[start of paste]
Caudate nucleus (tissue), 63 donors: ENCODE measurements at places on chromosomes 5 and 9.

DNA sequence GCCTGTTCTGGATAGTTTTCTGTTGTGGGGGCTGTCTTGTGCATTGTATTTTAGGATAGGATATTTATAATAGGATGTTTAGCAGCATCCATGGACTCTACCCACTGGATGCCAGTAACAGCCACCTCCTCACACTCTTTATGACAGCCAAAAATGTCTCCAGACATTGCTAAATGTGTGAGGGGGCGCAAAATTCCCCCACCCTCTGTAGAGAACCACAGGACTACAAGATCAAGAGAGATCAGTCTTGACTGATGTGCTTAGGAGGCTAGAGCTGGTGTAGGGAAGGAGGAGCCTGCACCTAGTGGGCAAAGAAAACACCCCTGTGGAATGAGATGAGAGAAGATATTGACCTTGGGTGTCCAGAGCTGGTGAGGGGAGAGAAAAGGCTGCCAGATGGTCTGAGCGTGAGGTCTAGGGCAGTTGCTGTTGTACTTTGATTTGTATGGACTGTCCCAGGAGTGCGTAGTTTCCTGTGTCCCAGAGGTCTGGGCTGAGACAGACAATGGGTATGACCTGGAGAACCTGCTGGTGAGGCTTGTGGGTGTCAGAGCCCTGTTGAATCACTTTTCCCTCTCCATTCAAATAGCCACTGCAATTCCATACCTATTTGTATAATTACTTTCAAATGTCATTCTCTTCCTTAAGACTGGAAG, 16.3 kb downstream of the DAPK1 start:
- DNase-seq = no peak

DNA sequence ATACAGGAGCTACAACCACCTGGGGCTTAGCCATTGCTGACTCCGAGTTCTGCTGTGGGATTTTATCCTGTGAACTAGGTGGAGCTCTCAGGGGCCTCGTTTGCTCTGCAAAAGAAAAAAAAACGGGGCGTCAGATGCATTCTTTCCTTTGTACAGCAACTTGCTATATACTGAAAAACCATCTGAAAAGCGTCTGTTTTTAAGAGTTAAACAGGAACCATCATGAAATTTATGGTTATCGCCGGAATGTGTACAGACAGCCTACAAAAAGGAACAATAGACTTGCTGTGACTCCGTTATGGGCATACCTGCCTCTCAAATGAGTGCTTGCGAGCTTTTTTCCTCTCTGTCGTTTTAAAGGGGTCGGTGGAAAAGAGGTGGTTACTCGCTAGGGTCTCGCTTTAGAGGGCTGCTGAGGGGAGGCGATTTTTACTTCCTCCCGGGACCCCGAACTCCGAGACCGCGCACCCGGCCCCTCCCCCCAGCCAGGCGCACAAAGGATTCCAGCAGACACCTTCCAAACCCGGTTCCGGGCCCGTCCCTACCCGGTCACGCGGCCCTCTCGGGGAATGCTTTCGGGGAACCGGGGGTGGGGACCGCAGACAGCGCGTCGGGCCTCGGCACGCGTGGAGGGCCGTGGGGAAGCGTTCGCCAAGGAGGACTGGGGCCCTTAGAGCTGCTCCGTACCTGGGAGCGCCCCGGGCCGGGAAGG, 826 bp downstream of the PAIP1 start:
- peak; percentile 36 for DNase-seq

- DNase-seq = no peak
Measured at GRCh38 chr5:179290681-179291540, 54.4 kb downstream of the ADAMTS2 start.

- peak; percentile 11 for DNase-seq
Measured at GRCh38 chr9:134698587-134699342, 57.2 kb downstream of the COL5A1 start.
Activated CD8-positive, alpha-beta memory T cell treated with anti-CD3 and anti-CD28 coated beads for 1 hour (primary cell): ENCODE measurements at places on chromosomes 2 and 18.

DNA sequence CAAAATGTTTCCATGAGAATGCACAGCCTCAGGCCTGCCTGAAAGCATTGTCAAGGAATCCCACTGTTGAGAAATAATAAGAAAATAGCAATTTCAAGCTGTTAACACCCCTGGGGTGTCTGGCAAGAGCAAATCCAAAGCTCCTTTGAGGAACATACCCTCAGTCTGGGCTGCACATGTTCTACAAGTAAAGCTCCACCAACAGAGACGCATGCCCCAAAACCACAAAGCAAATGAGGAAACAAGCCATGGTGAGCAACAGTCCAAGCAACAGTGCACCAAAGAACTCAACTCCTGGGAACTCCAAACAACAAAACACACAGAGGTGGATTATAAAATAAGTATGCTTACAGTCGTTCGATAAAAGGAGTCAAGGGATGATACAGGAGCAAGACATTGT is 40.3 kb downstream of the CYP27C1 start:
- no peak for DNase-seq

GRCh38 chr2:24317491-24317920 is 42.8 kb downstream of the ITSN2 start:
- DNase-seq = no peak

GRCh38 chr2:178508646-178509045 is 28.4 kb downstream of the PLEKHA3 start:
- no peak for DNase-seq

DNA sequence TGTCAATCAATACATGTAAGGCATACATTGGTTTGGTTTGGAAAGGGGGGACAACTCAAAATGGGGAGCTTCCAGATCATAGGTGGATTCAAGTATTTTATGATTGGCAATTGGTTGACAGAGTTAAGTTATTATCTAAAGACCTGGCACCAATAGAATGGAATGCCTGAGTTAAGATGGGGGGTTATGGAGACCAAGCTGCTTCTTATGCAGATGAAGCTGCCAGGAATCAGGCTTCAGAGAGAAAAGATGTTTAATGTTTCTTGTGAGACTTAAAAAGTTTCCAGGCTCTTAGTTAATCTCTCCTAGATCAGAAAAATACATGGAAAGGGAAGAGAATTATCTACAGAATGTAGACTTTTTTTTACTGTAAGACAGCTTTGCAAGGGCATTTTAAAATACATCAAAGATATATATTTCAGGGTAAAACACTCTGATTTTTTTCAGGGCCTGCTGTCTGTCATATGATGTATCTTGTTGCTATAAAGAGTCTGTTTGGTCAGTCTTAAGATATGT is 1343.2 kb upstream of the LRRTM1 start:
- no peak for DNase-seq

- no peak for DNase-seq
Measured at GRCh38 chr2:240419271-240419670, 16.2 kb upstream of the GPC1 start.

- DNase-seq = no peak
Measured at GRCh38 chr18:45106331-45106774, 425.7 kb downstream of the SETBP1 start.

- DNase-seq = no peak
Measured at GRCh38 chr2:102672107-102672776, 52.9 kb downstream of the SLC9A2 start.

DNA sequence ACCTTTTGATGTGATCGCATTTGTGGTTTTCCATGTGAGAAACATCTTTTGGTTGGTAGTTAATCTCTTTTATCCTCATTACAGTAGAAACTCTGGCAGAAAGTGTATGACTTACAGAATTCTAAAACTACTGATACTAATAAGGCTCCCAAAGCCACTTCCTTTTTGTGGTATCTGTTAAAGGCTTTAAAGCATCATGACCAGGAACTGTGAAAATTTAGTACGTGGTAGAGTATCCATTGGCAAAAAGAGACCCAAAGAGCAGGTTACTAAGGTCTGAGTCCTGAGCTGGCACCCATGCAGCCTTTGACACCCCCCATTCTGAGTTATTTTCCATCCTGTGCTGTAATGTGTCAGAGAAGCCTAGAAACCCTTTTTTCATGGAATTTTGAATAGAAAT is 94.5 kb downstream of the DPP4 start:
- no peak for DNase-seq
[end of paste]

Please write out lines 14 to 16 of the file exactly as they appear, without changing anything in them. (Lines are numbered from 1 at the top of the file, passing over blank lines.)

- DNase-seq = no peak

GRCh38 chr2:178508646-178509045 is 28.4 kb downstream of the PLEKHA3 start:
- no peak for DNase-seq